The problem the filmmakers face is the question of what tone a modern big-screen incarnation of the original Power Rangers should take. The original was so absurdly over-the-top in its camp excess that it made tv’s Batman (1966-8) look like a model of Shakespearean drama in comparison. Is there truly any filmmaker demented enough to have sought to replicate that today? None too surprisingly, director Dean Israelite, who had previously made the quite good time travel film Project Almanac (2015), decides not to do so.
Rather what Israelite chooses to do is give us a dark and gritty Power Rangers. We’re not talking anything that comes at Batman or Punisher-level grimness but it is Power Rangers wrenched out of its gaudy campiness and brought down to earth, while the lighting level favours dim or night-time settings for most of the film. With the exception of Elizabeth Banks who goes some way towards recapturing the rafter-rattling excess of Barbara Goodson’s Rita Repulsa, everything is toned down to the levels of acting that would generally pass muster in a standard drama.
The question that leaves you with is why anybody would think that a Mighty Morphin Power Rangers stripped of all its distinctive tone would appeal to fans of the original. It is like trying to imagine the idea of a dark and gritty remake of Austin Powers or the Police Academy films – it is so removed from the original all you are left thinking is why.
This is part of the confused identity crisis that Power Rangers suffers as a film. Having ditched the tone of the original, it cannot decide what it wants to be. Bizarrely enough, the early scenes in detention seem to be trying to give us the Power Rangers by way of The Breakfast Club (1985) by rebranding them as a group of misfits. Although rather than John Hughes’ classic of teenage alienation, what we then get are a bunch of characters that each seem designed to tick off one particular demographic niche – there’s the African-American kid, the Asian kid, the jock, the autistic kid (the film’s most developed character), even the bi girl (although this is written in a way that is designed to fudge the issue as much as possible – while the character is being celebrated by the LGBT community, one should note that the dialogue that indicates such is only Ludi Lin asking her “Boyfriend troubles? Girlfriend troubles?” and she not giving an answer to either).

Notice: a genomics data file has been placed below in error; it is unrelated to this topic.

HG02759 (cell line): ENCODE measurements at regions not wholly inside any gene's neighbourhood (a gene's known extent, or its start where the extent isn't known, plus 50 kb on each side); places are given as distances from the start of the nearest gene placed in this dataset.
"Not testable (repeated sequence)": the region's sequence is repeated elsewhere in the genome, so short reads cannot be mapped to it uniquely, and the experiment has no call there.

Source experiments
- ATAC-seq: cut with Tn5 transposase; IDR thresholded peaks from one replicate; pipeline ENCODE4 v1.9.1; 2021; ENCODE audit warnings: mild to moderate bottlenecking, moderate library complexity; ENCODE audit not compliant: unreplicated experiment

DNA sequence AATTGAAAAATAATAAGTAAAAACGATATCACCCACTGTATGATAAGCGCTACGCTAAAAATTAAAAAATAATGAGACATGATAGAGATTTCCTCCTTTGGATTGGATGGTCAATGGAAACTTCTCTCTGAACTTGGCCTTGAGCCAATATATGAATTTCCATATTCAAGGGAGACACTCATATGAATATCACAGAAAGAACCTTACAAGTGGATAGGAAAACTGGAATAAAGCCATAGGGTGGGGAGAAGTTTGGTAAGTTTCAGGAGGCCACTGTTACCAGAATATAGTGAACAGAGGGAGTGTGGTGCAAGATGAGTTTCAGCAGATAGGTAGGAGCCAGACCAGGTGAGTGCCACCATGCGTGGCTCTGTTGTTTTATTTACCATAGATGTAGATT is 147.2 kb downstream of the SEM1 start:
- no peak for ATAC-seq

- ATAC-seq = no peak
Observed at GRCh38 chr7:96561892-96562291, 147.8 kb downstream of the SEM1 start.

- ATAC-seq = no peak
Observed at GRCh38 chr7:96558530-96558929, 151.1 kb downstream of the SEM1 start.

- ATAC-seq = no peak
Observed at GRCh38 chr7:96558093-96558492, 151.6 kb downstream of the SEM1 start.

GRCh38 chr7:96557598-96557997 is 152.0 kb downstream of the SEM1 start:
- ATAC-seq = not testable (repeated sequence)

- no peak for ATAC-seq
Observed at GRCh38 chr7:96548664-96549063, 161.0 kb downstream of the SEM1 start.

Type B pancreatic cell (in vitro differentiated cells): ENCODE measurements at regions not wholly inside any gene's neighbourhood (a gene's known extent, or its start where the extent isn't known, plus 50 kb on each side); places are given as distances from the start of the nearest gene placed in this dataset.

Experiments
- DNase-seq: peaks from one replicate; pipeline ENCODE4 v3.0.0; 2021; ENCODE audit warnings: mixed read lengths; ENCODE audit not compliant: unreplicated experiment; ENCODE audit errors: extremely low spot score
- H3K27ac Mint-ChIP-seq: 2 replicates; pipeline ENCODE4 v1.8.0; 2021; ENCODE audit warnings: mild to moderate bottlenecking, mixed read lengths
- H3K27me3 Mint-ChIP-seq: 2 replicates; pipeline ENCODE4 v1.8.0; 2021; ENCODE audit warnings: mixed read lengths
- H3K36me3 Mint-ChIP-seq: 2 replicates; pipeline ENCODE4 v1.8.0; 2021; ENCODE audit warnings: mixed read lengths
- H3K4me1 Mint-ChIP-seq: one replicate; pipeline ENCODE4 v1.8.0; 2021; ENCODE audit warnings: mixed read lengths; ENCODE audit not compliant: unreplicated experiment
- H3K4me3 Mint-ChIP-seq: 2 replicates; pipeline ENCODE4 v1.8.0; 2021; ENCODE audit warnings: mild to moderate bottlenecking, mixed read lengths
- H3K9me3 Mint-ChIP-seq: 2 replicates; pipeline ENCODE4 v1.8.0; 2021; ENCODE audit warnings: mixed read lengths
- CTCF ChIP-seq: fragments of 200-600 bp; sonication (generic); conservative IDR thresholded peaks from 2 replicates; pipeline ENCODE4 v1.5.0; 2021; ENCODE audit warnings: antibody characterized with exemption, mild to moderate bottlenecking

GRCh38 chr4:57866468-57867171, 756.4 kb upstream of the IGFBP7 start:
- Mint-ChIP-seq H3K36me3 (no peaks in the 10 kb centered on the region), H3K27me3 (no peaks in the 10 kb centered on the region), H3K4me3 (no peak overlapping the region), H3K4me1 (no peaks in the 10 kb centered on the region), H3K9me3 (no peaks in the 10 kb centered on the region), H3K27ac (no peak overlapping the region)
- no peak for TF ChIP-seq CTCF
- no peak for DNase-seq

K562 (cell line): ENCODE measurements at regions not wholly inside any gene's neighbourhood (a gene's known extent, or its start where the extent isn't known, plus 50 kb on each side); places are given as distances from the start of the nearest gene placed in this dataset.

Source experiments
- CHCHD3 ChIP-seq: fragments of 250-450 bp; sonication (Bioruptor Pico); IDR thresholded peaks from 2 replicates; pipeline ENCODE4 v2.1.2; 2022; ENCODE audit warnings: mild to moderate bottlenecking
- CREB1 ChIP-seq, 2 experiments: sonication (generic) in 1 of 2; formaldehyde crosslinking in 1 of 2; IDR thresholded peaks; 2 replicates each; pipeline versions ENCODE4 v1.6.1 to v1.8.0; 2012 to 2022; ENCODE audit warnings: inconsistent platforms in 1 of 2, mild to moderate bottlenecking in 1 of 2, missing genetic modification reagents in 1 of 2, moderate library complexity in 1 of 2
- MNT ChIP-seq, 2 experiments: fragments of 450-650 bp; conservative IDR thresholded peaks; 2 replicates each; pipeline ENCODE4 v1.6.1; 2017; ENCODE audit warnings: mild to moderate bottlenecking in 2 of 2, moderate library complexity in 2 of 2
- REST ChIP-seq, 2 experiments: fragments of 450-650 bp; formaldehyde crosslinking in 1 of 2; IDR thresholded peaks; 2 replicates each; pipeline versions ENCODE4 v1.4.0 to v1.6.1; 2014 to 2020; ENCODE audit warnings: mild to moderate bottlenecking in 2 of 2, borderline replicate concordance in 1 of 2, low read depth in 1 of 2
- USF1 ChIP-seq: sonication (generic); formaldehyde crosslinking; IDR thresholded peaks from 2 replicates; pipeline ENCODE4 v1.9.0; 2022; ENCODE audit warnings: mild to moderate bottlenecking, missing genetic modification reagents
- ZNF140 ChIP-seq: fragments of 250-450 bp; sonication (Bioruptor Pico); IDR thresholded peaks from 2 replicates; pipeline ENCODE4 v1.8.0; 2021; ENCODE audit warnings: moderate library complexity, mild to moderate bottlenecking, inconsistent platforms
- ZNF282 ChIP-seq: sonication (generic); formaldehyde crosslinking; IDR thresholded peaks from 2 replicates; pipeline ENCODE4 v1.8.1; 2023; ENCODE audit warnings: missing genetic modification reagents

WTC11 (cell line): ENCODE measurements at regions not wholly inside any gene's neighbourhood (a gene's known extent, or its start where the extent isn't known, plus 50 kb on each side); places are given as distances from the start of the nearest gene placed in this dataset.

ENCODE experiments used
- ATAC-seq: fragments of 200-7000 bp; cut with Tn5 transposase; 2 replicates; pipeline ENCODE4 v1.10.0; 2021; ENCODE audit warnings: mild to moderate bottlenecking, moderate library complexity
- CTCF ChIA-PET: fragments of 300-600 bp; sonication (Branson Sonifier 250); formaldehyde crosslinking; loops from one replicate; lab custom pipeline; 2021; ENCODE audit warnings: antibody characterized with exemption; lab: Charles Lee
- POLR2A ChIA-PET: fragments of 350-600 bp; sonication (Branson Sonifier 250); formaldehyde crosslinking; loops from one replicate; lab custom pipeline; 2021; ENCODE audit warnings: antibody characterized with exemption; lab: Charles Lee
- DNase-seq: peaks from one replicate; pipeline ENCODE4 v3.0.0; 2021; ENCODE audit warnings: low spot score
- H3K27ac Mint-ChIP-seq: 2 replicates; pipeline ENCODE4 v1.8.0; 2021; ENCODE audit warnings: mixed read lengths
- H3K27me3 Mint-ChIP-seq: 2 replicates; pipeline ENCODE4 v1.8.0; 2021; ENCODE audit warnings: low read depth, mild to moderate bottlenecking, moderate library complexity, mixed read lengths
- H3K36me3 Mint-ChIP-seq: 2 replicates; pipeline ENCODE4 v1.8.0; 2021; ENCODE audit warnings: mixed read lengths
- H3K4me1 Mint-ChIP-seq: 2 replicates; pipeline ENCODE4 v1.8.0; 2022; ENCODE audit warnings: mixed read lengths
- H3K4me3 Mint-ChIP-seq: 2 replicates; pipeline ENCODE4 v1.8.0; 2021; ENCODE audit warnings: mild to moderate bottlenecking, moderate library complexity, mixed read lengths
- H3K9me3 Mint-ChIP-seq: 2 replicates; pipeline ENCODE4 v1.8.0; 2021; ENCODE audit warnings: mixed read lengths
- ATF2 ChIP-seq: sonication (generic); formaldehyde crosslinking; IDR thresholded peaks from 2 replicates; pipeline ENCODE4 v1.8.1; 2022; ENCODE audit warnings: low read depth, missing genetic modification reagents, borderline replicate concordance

Dacre Montgomery is lumbered with a character who improbably goes the entire way through the film engaged in superheroics and saving the town while shackled to a home detention ankle bracelet. The only characterisation that Naomi Scott is written with seems to be trying to make a message about cyberbullying, although the way it is done actually negates the message – it is not as though she has taunted or sent hate messages as the bulk of cyberbullying consists of, rather than she merely shared a pic that proved embarrassing to someone. Such is swept under the carpet in a line of dialogue from Dacre Montgomery: “You did an awful thing but you’re not an awful person,” which seems about as extreme a dismissal of a serious issue as you can get.
Beyond this, the film plays out as a superhero origin story. This is fine, except that it has the same problem that all superhero origin films do – much of the film, up until the 90-minute point in fact, does not feature the Power Rangers in their trademark costumes. Rather during this time, we constantly have the characters struggling to get their powers to work or being told they are failures. Certainly in the climactic scenes, we get the Rangers tackling Rita and the Goldar monster in their Transformer-like Zords amid much in the way of mass destruction. It is here with the scenes of robotic dinosaurs and the like running through the streets of the town that the film finally finds the silliness that was distinctive about the original Power Rangers. On the other hand, these scenes sit jarringly with the gritty serious tone that the film has attempted to establish elsewhere. Not to mention that much of the edge has been taken off such scenes by the far better-budgeted Transformers films.